WSAVA Guidance for Vets and Owners
The World Small Animal Veterinary Association (WSAVA) has issued guidelines to veterinary surgeons and dog owners which aim to ensure that dogs are protected from infectious disease, while reducing the number of vaccines that are given routinely.
The basic principles of these guidelines are:
We should aim to vaccinate every animal with core vaccines, and to vaccinate each individual less frequently by only giving non-core vaccines that are necessary for that animal.
Vaccines should not be given needlessly. Core vaccines are those that are required by every dog in order to protect them from life-threatening infectious diseases that remain prevalent throughout the world. Core vaccines should not be given any more frequently than every three years after the 6 or 12 month booster injection following the puppy series, because the duration of immunity is known to be many years and may be up to the lifetime of the dog.
The WSAVA has defined non-core vaccines as those that are required by only those animals whose geographical location, local environment or lifestyle places them at risk of contracting specific infections.
The WSAVA strongly supports the concept of the ‘annual health check’ which removes the emphasis from, and client expectation of, annual revaccination and suggests that vaccination (if required) forms only one part of an annual veterinary visit that considers the entire health and wellbeing of the individual dog.
UK Core vaccines:
Every dog should receive vaccination against Canine Adenovirus (Infectious Hepatitis), Canine Parvovirus, and Canine Distemper. The latest advice is that the final dose in the puppy series of vaccinations is given at 16 weeks, so a typical schedule would be to vaccinate at 8, 12 and 16 weeks. A follow-on vaccination is also now recommended at 6 months, not 12 months. Adult dogs should receive core vaccines no more frequently than every 3 years and a titre test can be used to find out if an adult dog does actually require re-vaccination.
Important note re titre testing:
Titre testing (also called serology and antibody testing) is a simple blood test to determine if a dog continues to have protective immunity from its previous "core" vaccinations (distemper/parvovirus/adenovirus). It is a powerful tool for anyone wanting to avoid over-vaccination, as it enables veterinarians to judge whether a booster vaccination is necessary. Now that boarding kennels are being advised to accept titre tests in lieu of unnecessary booster vaccinations, it is worth noting the following paragraph from the WSAVA guidelines:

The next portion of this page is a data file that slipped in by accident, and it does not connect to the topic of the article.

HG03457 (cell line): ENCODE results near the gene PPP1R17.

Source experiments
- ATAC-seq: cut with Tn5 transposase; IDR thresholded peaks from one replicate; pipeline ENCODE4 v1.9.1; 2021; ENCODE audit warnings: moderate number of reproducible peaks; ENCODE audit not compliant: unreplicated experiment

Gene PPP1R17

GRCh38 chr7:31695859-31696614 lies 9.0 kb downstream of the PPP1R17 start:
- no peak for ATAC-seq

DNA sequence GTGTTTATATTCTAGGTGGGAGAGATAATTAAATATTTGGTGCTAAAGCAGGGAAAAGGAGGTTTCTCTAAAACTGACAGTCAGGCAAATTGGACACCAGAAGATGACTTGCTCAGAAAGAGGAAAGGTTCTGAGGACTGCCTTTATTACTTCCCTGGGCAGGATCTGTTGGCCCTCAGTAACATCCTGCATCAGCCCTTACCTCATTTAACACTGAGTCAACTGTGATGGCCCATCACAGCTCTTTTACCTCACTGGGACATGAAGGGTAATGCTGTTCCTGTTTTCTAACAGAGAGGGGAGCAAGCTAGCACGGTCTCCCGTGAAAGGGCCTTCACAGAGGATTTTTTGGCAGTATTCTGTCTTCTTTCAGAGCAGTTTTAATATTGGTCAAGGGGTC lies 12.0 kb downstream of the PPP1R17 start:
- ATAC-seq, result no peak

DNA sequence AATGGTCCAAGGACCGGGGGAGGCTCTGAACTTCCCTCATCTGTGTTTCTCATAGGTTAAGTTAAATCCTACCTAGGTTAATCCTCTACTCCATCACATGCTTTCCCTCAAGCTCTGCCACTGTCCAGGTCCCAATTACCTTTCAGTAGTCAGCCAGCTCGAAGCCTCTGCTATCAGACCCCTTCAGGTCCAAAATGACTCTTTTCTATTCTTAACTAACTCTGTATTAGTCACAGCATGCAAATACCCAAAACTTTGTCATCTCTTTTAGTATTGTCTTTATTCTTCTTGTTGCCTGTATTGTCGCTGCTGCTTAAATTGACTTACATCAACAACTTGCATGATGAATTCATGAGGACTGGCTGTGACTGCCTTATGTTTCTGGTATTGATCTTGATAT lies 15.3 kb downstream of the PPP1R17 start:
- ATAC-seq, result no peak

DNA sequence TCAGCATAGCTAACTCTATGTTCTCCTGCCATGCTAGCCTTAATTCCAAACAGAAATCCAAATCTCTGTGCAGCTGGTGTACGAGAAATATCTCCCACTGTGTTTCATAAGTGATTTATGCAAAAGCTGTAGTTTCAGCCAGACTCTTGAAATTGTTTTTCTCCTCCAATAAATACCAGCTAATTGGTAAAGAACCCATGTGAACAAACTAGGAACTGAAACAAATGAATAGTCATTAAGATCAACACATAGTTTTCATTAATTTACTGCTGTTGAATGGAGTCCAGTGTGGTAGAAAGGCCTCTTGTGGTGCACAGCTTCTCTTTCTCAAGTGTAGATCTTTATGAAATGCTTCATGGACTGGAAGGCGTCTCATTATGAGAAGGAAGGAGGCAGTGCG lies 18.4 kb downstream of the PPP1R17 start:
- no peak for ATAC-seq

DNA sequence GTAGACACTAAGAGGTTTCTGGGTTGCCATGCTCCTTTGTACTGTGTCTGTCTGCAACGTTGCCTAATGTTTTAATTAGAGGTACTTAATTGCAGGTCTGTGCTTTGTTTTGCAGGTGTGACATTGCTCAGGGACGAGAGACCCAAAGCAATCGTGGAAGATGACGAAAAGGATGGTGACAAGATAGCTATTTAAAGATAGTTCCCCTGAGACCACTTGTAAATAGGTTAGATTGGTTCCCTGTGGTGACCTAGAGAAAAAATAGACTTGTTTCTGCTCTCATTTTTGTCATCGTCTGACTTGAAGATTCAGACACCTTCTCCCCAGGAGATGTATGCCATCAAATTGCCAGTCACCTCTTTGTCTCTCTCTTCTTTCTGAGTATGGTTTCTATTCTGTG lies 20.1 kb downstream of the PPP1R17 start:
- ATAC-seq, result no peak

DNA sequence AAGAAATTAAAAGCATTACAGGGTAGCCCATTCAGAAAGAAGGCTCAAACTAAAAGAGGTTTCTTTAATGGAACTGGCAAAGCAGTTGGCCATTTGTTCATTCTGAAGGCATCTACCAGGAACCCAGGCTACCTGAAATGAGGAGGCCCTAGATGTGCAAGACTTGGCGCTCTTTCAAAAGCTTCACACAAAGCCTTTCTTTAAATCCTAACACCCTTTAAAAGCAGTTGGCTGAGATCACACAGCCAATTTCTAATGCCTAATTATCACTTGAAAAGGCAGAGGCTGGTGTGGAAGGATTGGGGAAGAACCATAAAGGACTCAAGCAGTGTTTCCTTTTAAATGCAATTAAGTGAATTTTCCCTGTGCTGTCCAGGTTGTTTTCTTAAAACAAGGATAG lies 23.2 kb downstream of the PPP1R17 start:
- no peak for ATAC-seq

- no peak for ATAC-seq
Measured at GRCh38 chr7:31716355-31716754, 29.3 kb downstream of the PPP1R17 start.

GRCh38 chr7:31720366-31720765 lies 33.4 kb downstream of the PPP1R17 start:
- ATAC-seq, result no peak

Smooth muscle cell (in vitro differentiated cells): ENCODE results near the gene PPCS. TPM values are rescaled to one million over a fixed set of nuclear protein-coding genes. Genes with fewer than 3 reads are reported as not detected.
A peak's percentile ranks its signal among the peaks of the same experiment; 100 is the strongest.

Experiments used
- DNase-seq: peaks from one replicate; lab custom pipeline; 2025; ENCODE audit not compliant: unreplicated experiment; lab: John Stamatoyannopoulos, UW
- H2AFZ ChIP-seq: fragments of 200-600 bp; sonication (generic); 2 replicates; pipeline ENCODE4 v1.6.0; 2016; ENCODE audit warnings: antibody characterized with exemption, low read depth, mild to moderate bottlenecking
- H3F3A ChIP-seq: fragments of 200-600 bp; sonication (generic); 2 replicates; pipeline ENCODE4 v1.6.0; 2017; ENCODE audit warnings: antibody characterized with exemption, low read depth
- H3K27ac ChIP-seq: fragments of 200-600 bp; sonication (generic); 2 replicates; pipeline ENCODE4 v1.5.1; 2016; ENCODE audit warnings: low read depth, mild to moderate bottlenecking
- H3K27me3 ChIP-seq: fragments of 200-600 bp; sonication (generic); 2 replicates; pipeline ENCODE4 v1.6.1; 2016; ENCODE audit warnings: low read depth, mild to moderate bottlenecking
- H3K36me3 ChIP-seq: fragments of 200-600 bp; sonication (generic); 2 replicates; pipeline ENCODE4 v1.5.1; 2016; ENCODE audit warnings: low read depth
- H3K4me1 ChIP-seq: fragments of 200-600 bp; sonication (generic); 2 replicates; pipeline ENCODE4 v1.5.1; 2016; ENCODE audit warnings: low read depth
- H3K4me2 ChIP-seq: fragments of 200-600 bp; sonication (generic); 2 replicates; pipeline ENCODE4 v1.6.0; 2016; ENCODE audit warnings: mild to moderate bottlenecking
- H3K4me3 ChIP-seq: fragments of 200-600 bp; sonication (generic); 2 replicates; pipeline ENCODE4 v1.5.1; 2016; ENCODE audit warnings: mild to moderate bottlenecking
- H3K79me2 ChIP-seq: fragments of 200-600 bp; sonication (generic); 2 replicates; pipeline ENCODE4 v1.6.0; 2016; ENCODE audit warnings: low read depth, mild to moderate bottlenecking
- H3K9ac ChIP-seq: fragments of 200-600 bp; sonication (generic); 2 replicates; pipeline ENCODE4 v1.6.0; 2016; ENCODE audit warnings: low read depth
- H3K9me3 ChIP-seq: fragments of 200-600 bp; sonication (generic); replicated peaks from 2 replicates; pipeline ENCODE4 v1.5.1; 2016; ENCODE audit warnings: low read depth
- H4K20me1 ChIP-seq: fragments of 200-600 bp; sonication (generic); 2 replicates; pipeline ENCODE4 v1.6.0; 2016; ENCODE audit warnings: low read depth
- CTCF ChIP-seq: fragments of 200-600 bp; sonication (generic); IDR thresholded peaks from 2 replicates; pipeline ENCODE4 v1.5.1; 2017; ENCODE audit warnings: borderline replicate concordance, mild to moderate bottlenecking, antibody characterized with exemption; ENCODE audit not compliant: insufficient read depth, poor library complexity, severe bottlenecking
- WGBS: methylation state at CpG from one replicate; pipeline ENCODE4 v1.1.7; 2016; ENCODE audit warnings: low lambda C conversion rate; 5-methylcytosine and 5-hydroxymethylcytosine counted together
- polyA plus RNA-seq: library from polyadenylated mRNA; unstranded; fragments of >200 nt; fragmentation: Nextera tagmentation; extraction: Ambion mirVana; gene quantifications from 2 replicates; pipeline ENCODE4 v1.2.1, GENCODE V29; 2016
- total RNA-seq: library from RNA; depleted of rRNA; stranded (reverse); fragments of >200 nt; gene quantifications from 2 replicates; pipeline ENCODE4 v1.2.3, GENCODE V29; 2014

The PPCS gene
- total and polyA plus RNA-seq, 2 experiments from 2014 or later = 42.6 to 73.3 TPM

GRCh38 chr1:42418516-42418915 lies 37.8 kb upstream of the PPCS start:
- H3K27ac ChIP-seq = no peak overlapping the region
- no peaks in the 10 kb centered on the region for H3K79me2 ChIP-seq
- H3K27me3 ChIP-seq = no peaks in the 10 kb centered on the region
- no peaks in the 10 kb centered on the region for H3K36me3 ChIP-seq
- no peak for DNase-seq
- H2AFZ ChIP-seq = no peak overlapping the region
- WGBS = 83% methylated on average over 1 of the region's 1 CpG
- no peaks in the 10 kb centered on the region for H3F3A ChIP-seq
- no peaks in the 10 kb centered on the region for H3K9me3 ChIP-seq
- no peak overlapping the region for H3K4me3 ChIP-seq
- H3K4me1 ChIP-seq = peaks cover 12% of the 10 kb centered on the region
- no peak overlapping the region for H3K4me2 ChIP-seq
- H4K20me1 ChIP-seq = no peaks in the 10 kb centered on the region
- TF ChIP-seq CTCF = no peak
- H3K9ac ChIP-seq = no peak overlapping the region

"The presence of antibody (no matter what the titre) indicates protective immunity and immunological memory is present in that animal. Giving more frequent vaccines to animals in an attempt to increase antibody titre is a pointless exercise. It is impossible to create 'greater immunity' by attempting to increase an antibody titre."
In other words, provided a titre test confirms that a dog is immune to the core viral diseases (distemper/parvovirus/adenovirus), then there is no need to re-vaccinate for those diseases.
Many veterinary practices now offer titre testing using VacciCheck test kits, which enable them to carry out the blood test in-house, giving very fast results and minimising the costs. This can make the option of titre testing financially more viable for owners who want to ensure their dogs are protected, but who also want to avoid over-vaccination. VacciCheck cannot be sold direct to pet owners, only to vets. One supplier of VacciCheck to vets in the UK is Complete Veterinary Care (CVC Group). Owners can email CVC either for details of their closest vet who offers VacciCheck, or CVC can contact their vet to discuss VacciCheck and/or arrange for the test to be carried out.
Please note: Titre testing does not apply to the 'non-core' vaccines (see below).
UK Non-core vaccines:
In the UK, almost all dogs should receive Leptospirosis vaccination. Kennel Cough vaccines may also be considered to protect against Bordatella and Parainfluenza.
Rabies is also not a core vaccine in the UK, but is required for travel under the Pet Passport Scheme.
Immunity from vaccines that protect against these non-core bacterial conditions has been shown to last for no more than a year and should therefore be repeated annually, if required, depending on the risk factors for each individual dog. These include exposure to or drinking from rivers, lakes or streams; roaming on rural properties (because of exposure to potentially infected wildlife, farm animals, or water sources); exposure to wild animal or farm animal species; contact with rodents or other dogs. Owners should discuss the most appropriate course of action with their vet.